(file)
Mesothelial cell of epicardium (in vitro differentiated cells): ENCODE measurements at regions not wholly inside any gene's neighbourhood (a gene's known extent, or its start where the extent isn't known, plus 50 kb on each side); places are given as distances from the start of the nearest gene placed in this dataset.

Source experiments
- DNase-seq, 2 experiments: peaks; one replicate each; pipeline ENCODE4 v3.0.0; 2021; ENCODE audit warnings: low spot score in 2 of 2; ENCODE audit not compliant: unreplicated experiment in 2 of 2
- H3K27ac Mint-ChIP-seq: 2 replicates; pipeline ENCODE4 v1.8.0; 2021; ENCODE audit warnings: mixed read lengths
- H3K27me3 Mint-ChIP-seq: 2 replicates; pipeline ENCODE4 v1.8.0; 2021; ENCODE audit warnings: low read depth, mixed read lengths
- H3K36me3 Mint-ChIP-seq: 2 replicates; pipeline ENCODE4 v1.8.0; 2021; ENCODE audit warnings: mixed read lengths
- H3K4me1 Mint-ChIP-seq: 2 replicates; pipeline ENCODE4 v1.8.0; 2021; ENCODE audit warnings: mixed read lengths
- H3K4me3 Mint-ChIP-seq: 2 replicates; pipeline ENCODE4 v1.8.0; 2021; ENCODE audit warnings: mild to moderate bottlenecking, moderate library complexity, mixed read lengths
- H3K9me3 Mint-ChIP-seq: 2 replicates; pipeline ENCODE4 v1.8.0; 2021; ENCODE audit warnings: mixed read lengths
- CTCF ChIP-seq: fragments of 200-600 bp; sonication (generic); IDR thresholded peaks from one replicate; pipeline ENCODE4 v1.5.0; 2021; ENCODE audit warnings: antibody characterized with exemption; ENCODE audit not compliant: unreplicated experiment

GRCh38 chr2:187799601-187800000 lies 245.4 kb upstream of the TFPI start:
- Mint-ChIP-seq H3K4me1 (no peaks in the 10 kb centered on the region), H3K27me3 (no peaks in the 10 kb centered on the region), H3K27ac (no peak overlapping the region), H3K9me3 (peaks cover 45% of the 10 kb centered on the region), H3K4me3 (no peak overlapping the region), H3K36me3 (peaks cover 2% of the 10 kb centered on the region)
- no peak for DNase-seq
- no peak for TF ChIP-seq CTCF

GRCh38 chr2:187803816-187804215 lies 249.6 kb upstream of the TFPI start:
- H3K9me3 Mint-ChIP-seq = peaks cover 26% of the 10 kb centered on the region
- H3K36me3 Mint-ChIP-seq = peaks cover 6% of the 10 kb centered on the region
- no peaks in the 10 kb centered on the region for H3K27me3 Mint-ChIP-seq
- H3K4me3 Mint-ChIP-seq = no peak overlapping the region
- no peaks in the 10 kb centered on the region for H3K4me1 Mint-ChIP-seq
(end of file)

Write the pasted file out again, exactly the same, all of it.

Mesothelial cell of epicardium (in vitro differentiated cells): ENCODE measurements at regions not wholly inside any gene's neighbourhood (a gene's known extent, or its start where the extent isn't known, plus 50 kb on each side); places are given as distances from the start of the nearest gene placed in this dataset.

Source experiments
- DNase-seq, 2 experiments: peaks; one replicate each; pipeline ENCODE4 v3.0.0; 2021; ENCODE audit warnings: low spot score in 2 of 2; ENCODE audit not compliant: unreplicated experiment in 2 of 2
- H3K27ac Mint-ChIP-seq: 2 replicates; pipeline ENCODE4 v1.8.0; 2021; ENCODE audit warnings: mixed read lengths
- H3K27me3 Mint-ChIP-seq: 2 replicates; pipeline ENCODE4 v1.8.0; 2021; ENCODE audit warnings: low read depth, mixed read lengths
- H3K36me3 Mint-ChIP-seq: 2 replicates; pipeline ENCODE4 v1.8.0; 2021; ENCODE audit warnings: mixed read lengths
- H3K4me1 Mint-ChIP-seq: 2 replicates; pipeline ENCODE4 v1.8.0; 2021; ENCODE audit warnings: mixed read lengths
- H3K4me3 Mint-ChIP-seq: 2 replicates; pipeline ENCODE4 v1.8.0; 2021; ENCODE audit warnings: mild to moderate bottlenecking, moderate library complexity, mixed read lengths
- H3K9me3 Mint-ChIP-seq: 2 replicates; pipeline ENCODE4 v1.8.0; 2021; ENCODE audit warnings: mixed read lengths
- CTCF ChIP-seq: fragments of 200-600 bp; sonication (generic); IDR thresholded peaks from one replicate; pipeline ENCODE4 v1.5.0; 2021; ENCODE audit warnings: antibody characterized with exemption; ENCODE audit not compliant: unreplicated experiment

GRCh38 chr2:187799601-187800000 lies 245.4 kb upstream of the TFPI start:
- Mint-ChIP-seq H3K4me1 (no peaks in the 10 kb centered on the region), H3K27me3 (no peaks in the 10 kb centered on the region), H3K27ac (no peak overlapping the region), H3K9me3 (peaks cover 45% of the 10 kb centered on the region), H3K4me3 (no peak overlapping the region), H3K36me3 (peaks cover 2% of the 10 kb centered on the region)
- no peak for DNase-seq
- no peak for TF ChIP-seq CTCF

GRCh38 chr2:187803816-187804215 lies 249.6 kb upstream of the TFPI start:
- H3K9me3 Mint-ChIP-seq = peaks cover 26% of the 10 kb centered on the region
- H3K36me3 Mint-ChIP-seq = peaks cover 6% of the 10 kb centered on the region
- no peaks in the 10 kb centered on the region for H3K27me3 Mint-ChIP-seq
- H3K4me3 Mint-ChIP-seq = no peak overlapping the region
- no peaks in the 10 kb centered on the region for H3K4me1 Mint-ChIP-seq